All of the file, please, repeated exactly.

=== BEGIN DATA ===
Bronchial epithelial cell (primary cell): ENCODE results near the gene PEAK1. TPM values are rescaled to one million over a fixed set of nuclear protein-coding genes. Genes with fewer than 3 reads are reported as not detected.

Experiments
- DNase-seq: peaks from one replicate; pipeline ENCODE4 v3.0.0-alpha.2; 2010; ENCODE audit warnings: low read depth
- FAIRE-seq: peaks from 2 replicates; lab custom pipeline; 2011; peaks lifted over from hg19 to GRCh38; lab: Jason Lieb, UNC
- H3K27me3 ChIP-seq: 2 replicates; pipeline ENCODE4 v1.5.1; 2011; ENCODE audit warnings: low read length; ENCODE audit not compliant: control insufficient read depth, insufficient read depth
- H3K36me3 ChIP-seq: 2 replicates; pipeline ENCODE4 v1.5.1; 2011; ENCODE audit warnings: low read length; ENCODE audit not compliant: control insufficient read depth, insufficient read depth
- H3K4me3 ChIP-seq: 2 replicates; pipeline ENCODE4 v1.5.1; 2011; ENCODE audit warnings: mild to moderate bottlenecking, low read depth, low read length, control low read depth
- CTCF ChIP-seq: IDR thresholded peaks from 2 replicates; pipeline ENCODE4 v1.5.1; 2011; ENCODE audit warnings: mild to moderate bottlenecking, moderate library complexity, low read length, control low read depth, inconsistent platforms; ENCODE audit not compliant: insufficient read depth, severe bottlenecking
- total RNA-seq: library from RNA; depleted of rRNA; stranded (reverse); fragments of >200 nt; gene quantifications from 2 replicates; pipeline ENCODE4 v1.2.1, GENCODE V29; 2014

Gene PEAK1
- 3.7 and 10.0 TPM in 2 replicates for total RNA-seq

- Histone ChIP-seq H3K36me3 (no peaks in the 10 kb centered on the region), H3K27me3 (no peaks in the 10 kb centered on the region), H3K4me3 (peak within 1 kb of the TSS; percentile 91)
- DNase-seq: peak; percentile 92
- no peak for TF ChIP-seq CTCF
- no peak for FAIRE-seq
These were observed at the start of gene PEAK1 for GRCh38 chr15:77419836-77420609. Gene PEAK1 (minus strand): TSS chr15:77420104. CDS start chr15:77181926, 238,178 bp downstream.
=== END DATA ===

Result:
Bronchial epithelial cell (primary cell): ENCODE results near the gene PEAK1. TPM values are rescaled to one million over a fixed set of nuclear protein-coding genes. Genes with fewer than 3 reads are reported as not detected.

Experiments
- DNase-seq: peaks from one replicate; pipeline ENCODE4 v3.0.0-alpha.2; 2010; ENCODE audit warnings: low read depth
- FAIRE-seq: peaks from 2 replicates; lab custom pipeline; 2011; peaks lifted over from hg19 to GRCh38; lab: Jason Lieb, UNC
- H3K27me3 ChIP-seq: 2 replicates; pipeline ENCODE4 v1.5.1; 2011; ENCODE audit warnings: low read length; ENCODE audit not compliant: control insufficient read depth, insufficient read depth
- H3K36me3 ChIP-seq: 2 replicates; pipeline ENCODE4 v1.5.1; 2011; ENCODE audit warnings: low read length; ENCODE audit not compliant: control insufficient read depth, insufficient read depth
- H3K4me3 ChIP-seq: 2 replicates; pipeline ENCODE4 v1.5.1; 2011; ENCODE audit warnings: mild to moderate bottlenecking, low read depth, low read length, control low read depth
- CTCF ChIP-seq: IDR thresholded peaks from 2 replicates; pipeline ENCODE4 v1.5.1; 2011; ENCODE audit warnings: mild to moderate bottlenecking, moderate library complexity, low read length, control low read depth, inconsistent platforms; ENCODE audit not compliant: insufficient read depth, severe bottlenecking
- total RNA-seq: library from RNA; depleted of rRNA; stranded (reverse); fragments of >200 nt; gene quantifications from 2 replicates; pipeline ENCODE4 v1.2.1, GENCODE V29; 2014

Gene PEAK1
- 3.7 and 10.0 TPM in 2 replicates for total RNA-seq

- Histone ChIP-seq H3K36me3 (no peaks in the 10 kb centered on the region), H3K27me3 (no peaks in the 10 kb centered on the region), H3K4me3 (peak within 1 kb of the TSS; percentile 91)
- DNase-seq: peak; percentile 92
- no peak for TF ChIP-seq CTCF
- no peak for FAIRE-seq
These were observed at the start of gene PEAK1 for GRCh38 chr15:77419836-77420609. Gene PEAK1 (minus strand): TSS chr15:77420104. CDS start chr15:77181926, 238,178 bp downstream.